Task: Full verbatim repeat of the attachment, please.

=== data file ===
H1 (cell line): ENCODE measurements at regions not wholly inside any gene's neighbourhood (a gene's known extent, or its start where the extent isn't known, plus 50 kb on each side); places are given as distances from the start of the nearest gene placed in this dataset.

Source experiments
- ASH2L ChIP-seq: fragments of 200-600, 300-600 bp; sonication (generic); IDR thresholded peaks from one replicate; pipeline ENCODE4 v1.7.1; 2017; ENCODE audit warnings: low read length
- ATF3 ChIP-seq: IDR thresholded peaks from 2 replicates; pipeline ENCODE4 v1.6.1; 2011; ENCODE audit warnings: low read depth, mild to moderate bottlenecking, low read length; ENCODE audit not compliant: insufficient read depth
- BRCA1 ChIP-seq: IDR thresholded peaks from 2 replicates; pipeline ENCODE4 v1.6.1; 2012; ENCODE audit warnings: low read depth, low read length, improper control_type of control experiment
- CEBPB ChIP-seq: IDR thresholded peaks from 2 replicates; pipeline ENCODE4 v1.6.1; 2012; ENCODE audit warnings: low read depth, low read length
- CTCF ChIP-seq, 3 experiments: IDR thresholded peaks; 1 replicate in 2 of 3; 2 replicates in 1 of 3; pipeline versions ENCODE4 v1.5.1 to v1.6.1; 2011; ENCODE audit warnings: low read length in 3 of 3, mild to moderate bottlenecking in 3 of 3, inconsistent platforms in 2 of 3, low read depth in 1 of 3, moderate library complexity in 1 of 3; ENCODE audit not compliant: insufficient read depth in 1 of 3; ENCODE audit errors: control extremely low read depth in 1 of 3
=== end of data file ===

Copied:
H1 (cell line): ENCODE measurements at regions not wholly inside any gene's neighbourhood (a gene's known extent, or its start where the extent isn't known, plus 50 kb on each side); places are given as distances from the start of the nearest gene placed in this dataset.

Source experiments
- ASH2L ChIP-seq: fragments of 200-600, 300-600 bp; sonication (generic); IDR thresholded peaks from one replicate; pipeline ENCODE4 v1.7.1; 2017; ENCODE audit warnings: low read length
- ATF3 ChIP-seq: IDR thresholded peaks from 2 replicates; pipeline ENCODE4 v1.6.1; 2011; ENCODE audit warnings: low read depth, mild to moderate bottlenecking, low read length; ENCODE audit not compliant: insufficient read depth
- BRCA1 ChIP-seq: IDR thresholded peaks from 2 replicates; pipeline ENCODE4 v1.6.1; 2012; ENCODE audit warnings: low read depth, low read length, improper control_type of control experiment
- CEBPB ChIP-seq: IDR thresholded peaks from 2 replicates; pipeline ENCODE4 v1.6.1; 2012; ENCODE audit warnings: low read depth, low read length
- CTCF ChIP-seq, 3 experiments: IDR thresholded peaks; 1 replicate in 2 of 3; 2 replicates in 1 of 3; pipeline versions ENCODE4 v1.5.1 to v1.6.1; 2011; ENCODE audit warnings: low read length in 3 of 3, mild to moderate bottlenecking in 3 of 3, inconsistent platforms in 2 of 3, low read depth in 1 of 3, moderate library complexity in 1 of 3; ENCODE audit not compliant: insufficient read depth in 1 of 3; ENCODE audit errors: control extremely low read depth in 1 of 3